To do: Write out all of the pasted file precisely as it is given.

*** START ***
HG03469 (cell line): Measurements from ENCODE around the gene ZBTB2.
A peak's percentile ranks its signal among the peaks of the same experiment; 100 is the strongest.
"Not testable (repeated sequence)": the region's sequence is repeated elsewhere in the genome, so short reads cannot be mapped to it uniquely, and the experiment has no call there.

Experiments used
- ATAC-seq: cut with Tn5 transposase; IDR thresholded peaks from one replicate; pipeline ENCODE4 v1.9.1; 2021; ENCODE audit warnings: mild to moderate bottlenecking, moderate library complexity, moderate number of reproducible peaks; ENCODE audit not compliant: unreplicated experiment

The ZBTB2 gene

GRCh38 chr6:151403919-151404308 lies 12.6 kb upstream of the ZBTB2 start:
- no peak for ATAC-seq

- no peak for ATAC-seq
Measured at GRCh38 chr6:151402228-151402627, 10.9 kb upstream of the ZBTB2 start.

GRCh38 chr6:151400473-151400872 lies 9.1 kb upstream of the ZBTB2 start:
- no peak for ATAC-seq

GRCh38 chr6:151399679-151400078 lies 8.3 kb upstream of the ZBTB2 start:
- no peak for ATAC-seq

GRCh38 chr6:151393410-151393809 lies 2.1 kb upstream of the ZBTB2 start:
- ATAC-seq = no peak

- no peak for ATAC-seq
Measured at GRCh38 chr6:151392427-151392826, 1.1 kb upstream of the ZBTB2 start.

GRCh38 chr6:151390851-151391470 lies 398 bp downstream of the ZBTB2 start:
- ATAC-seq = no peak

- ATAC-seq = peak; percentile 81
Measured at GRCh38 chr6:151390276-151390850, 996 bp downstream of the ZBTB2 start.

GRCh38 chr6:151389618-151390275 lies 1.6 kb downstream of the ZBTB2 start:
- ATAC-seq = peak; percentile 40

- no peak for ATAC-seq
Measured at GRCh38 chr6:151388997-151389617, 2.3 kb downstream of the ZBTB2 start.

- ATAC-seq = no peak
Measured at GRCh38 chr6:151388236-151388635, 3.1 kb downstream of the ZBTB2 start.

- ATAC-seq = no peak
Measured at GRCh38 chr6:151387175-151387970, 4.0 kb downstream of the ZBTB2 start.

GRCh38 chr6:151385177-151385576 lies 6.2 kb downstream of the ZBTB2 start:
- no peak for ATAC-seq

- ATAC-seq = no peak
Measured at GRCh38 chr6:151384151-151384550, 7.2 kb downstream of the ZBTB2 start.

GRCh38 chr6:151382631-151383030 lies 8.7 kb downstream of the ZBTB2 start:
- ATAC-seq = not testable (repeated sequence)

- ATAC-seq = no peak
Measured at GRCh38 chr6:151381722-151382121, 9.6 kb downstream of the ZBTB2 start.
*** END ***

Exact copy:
HG03469 (cell line): Measurements from ENCODE around the gene ZBTB2.
A peak's percentile ranks its signal among the peaks of the same experiment; 100 is the strongest.
"Not testable (repeated sequence)": the region's sequence is repeated elsewhere in the genome, so short reads cannot be mapped to it uniquely, and the experiment has no call there.

Experiments used
- ATAC-seq: cut with Tn5 transposase; IDR thresholded peaks from one replicate; pipeline ENCODE4 v1.9.1; 2021; ENCODE audit warnings: mild to moderate bottlenecking, moderate library complexity, moderate number of reproducible peaks; ENCODE audit not compliant: unreplicated experiment

The ZBTB2 gene

GRCh38 chr6:151403919-151404308 lies 12.6 kb upstream of the ZBTB2 start:
- no peak for ATAC-seq

- no peak for ATAC-seq
Measured at GRCh38 chr6:151402228-151402627, 10.9 kb upstream of the ZBTB2 start.

GRCh38 chr6:151400473-151400872 lies 9.1 kb upstream of the ZBTB2 start:
- no peak for ATAC-seq

GRCh38 chr6:151399679-151400078 lies 8.3 kb upstream of the ZBTB2 start:
- no peak for ATAC-seq

GRCh38 chr6:151393410-151393809 lies 2.1 kb upstream of the ZBTB2 start:
- ATAC-seq = no peak

- no peak for ATAC-seq
Measured at GRCh38 chr6:151392427-151392826, 1.1 kb upstream of the ZBTB2 start.

GRCh38 chr6:151390851-151391470 lies 398 bp downstream of the ZBTB2 start:
- ATAC-seq = no peak

- ATAC-seq = peak; percentile 81
Measured at GRCh38 chr6:151390276-151390850, 996 bp downstream of the ZBTB2 start.

GRCh38 chr6:151389618-151390275 lies 1.6 kb downstream of the ZBTB2 start:
- ATAC-seq = peak; percentile 40

- no peak for ATAC-seq
Measured at GRCh38 chr6:151388997-151389617, 2.3 kb downstream of the ZBTB2 start.

- ATAC-seq = no peak
Measured at GRCh38 chr6:151388236-151388635, 3.1 kb downstream of the ZBTB2 start.

- ATAC-seq = no peak
Measured at GRCh38 chr6:151387175-151387970, 4.0 kb downstream of the ZBTB2 start.

GRCh38 chr6:151385177-151385576 lies 6.2 kb downstream of the ZBTB2 start:
- no peak for ATAC-seq

- ATAC-seq = no peak
Measured at GRCh38 chr6:151384151-151384550, 7.2 kb downstream of the ZBTB2 start.

GRCh38 chr6:151382631-151383030 lies 8.7 kb downstream of the ZBTB2 start:
- ATAC-seq = not testable (repeated sequence)

- ATAC-seq = no peak
Measured at GRCh38 chr6:151381722-151382121, 9.6 kb downstream of the ZBTB2 start.